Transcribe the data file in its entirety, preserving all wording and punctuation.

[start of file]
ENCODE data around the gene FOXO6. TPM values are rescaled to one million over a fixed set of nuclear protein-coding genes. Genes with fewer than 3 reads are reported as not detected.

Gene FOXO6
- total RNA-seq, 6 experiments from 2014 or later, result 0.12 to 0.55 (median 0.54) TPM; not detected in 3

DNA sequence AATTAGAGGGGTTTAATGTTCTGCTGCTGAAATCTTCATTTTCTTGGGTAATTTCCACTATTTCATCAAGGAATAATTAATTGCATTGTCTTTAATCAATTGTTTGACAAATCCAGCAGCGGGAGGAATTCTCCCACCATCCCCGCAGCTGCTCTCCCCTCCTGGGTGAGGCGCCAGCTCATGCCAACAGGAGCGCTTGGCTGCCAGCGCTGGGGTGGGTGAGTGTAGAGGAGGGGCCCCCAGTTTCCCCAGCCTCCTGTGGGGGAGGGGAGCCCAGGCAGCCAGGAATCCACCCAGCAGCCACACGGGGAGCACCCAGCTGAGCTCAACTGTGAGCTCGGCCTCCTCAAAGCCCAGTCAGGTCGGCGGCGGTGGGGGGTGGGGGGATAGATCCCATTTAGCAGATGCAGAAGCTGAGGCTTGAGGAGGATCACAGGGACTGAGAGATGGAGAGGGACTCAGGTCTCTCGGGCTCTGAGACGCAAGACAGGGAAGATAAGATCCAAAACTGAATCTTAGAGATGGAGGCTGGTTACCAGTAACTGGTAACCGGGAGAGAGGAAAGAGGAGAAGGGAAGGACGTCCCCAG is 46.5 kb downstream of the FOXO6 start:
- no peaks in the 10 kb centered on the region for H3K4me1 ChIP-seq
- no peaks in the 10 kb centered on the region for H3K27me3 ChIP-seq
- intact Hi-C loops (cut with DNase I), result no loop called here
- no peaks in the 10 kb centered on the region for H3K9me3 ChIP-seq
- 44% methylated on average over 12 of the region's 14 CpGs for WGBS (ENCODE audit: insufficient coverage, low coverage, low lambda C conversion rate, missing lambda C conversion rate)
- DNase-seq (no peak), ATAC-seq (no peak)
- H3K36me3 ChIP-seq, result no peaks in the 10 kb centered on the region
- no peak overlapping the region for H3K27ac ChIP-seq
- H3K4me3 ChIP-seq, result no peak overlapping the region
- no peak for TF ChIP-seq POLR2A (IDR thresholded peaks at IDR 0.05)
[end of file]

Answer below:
ENCODE data around the gene FOXO6. TPM values are rescaled to one million over a fixed set of nuclear protein-coding genes. Genes with fewer than 3 reads are reported as not detected.

Gene FOXO6
- total RNA-seq, 6 experiments from 2014 or later, result 0.12 to 0.55 (median 0.54) TPM; not detected in 3

DNA sequence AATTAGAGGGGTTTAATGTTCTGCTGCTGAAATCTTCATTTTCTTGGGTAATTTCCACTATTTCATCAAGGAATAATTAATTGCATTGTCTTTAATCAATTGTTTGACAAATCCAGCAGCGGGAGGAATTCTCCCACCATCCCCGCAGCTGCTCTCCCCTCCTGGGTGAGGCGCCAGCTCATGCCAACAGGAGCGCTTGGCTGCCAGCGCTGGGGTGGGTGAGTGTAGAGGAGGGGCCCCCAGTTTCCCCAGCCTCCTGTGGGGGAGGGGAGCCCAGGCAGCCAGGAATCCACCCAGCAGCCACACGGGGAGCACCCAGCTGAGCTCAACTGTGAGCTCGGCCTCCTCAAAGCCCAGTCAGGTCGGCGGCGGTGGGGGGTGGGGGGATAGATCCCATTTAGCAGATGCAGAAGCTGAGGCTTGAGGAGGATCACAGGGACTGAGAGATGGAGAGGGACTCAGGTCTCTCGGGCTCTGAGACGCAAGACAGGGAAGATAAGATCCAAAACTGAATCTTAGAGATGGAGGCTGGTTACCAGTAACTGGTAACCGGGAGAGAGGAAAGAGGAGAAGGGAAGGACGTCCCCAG is 46.5 kb downstream of the FOXO6 start:
- no peaks in the 10 kb centered on the region for H3K4me1 ChIP-seq
- no peaks in the 10 kb centered on the region for H3K27me3 ChIP-seq
- intact Hi-C loops (cut with DNase I), result no loop called here
- no peaks in the 10 kb centered on the region for H3K9me3 ChIP-seq
- 44% methylated on average over 12 of the region's 14 CpGs for WGBS (ENCODE audit: insufficient coverage, low coverage, low lambda C conversion rate, missing lambda C conversion rate)
- DNase-seq (no peak), ATAC-seq (no peak)
- H3K36me3 ChIP-seq, result no peaks in the 10 kb centered on the region
- no peak overlapping the region for H3K27ac ChIP-seq
- H3K4me3 ChIP-seq, result no peak overlapping the region
- no peak for TF ChIP-seq POLR2A (IDR thresholded peaks at IDR 0.05)